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Wilfrid Laurier University Faculty of Arts
September 3, 2014
 
 
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Laurier team to compete in the National Public Administration Case Study Competition

Feb 6/13

A YouTube clip of a First Nations woman's suicide goes viral and sends Canada into a political tailspin leading to protests, public outcry and the threat of violence. The prime minister turns to a group of public servants to analyze the risks and issues and prepare recommendations to resolve and retake control of the situation.

Although based on the political realities of Canada, this is a fictional case study that a group of masterís students in the Department of Political Science at Wilfrid Laurier University will assess and present policy recommendations on at the National Public Administration Case Study Competition, being held Feb. 8, 2013, in Kingston, Ont.

The Laurier team of Jesse Dhaliwal, Erin EstokMike Szabo and Andrew Basso will join nine other teams across Canada to vie for the national championship at the second annual case study competition. Each team has 30 minutes to present its recommendations and answer questions put forward by an expert panel of senior public policy leaders.

"I have a lot of confidence in our team," said Chris Alcantara, an associate professor of political science who will accompany the team to Kingston as their faculty coach. "These students come from a variety of backgrounds and bring a diverse set of skills to the table. They've been working hard over the last several months to prepare for this competition. I think they have a great chance to win it this year."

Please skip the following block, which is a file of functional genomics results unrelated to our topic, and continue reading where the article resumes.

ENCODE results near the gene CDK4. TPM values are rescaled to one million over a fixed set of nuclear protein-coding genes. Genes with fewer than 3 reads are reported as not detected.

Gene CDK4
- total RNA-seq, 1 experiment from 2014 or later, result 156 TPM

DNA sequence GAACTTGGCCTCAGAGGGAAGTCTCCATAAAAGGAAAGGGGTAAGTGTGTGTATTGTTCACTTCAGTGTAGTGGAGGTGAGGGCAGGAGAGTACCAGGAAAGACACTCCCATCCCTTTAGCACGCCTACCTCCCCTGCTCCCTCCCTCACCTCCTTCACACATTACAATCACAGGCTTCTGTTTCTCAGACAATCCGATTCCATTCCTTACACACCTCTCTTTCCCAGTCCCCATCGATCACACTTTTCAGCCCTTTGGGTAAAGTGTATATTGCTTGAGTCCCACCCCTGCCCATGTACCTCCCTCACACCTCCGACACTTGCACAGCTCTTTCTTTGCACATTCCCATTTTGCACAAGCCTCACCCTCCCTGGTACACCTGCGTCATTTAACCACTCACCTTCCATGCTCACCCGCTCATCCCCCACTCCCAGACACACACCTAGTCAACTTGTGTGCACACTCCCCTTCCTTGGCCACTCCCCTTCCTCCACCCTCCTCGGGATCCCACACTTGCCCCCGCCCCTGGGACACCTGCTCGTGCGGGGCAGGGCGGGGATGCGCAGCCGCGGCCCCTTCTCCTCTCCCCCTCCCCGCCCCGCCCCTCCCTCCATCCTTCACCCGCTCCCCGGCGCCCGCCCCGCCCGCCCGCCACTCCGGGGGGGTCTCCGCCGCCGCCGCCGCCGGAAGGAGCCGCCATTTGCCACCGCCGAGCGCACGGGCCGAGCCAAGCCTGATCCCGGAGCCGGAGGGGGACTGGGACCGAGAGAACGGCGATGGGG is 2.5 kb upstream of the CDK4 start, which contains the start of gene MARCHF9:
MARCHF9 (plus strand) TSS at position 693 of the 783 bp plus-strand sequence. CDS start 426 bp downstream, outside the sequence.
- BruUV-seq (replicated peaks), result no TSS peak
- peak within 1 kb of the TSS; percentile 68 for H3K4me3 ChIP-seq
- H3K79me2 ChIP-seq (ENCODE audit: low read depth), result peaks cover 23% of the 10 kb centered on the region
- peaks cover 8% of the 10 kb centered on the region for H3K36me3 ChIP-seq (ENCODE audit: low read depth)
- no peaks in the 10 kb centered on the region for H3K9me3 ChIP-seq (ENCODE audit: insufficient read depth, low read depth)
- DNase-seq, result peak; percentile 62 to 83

The team received the policy case study one week in advance of the competition and is currently working hard to prepare their policy response with the help of Kim Rygiel, an assistant professor of political science, and Alcantara.

"The event provides a tremendous opportunity for our students to showcase their skills and knowledge in the area of Canadian politics and public policy," said Rygiel. "It provides our students a chance to leverage what they have learned in the classroom into professional practice, as well as the chance to work collaboratively as part of a team and closely with faculty mentors."

The case competition is being hosted by Queen's University, in conjunction with the Institute of Public Administration of Canada (IPAC) and the Canadian Association of Programs in Public Administration (CAPPA). For more information on the competition, visit the website.

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